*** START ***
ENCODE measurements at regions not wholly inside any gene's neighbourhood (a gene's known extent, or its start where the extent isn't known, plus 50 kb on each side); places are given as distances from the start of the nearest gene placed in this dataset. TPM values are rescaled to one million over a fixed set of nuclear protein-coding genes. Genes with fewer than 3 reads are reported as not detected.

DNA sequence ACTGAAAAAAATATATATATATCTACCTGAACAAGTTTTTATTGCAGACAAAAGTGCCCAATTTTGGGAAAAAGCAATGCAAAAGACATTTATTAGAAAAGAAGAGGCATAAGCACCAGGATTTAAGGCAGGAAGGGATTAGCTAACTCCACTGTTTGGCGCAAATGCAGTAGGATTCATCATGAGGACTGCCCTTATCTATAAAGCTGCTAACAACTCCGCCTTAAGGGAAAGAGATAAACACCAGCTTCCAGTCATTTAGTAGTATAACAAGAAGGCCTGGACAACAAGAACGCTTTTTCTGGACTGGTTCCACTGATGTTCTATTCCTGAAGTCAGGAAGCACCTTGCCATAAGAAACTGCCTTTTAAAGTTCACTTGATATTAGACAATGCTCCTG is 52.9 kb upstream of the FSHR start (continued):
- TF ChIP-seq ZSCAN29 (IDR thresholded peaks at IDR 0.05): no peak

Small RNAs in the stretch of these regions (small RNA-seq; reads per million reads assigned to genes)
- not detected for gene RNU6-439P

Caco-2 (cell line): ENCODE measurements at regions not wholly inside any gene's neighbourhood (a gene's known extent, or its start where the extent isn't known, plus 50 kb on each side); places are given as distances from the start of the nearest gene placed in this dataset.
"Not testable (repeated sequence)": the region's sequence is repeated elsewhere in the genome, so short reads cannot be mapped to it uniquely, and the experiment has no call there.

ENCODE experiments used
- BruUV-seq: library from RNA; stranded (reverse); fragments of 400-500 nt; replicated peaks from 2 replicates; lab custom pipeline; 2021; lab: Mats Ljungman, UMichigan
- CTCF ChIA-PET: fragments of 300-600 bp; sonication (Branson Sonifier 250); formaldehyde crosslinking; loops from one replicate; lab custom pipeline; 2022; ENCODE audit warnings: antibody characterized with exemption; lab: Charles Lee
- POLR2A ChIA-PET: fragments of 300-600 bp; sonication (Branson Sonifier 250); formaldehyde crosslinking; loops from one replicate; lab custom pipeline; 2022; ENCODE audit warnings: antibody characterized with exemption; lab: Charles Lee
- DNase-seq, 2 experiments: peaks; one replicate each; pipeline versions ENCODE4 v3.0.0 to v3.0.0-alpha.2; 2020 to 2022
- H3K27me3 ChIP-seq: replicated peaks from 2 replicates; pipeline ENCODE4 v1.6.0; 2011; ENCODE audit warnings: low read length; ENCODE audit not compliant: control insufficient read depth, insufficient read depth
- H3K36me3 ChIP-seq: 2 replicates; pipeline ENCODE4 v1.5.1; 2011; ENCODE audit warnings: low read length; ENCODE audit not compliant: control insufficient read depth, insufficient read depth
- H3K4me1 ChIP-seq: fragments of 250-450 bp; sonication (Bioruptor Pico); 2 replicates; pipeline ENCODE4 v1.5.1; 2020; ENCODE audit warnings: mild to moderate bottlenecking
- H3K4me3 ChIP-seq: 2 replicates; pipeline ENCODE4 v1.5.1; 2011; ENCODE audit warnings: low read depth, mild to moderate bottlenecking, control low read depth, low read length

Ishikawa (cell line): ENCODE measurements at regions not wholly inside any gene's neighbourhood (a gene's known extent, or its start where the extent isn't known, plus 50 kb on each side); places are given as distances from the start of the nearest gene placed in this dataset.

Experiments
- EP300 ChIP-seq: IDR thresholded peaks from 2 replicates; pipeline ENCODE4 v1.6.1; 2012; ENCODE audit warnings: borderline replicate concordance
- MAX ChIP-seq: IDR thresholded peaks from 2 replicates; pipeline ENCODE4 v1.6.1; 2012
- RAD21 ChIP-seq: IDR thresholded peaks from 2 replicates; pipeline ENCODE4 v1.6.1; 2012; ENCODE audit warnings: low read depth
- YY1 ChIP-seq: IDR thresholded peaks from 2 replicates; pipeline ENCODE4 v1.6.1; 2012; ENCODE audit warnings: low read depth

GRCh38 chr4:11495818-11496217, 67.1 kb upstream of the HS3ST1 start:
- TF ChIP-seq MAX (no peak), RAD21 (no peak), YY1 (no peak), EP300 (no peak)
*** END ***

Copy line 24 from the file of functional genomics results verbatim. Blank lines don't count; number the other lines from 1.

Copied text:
- TF ChIP-seq MAX (no peak), RAD21 (no peak), YY1 (no peak), EP300 (no peak)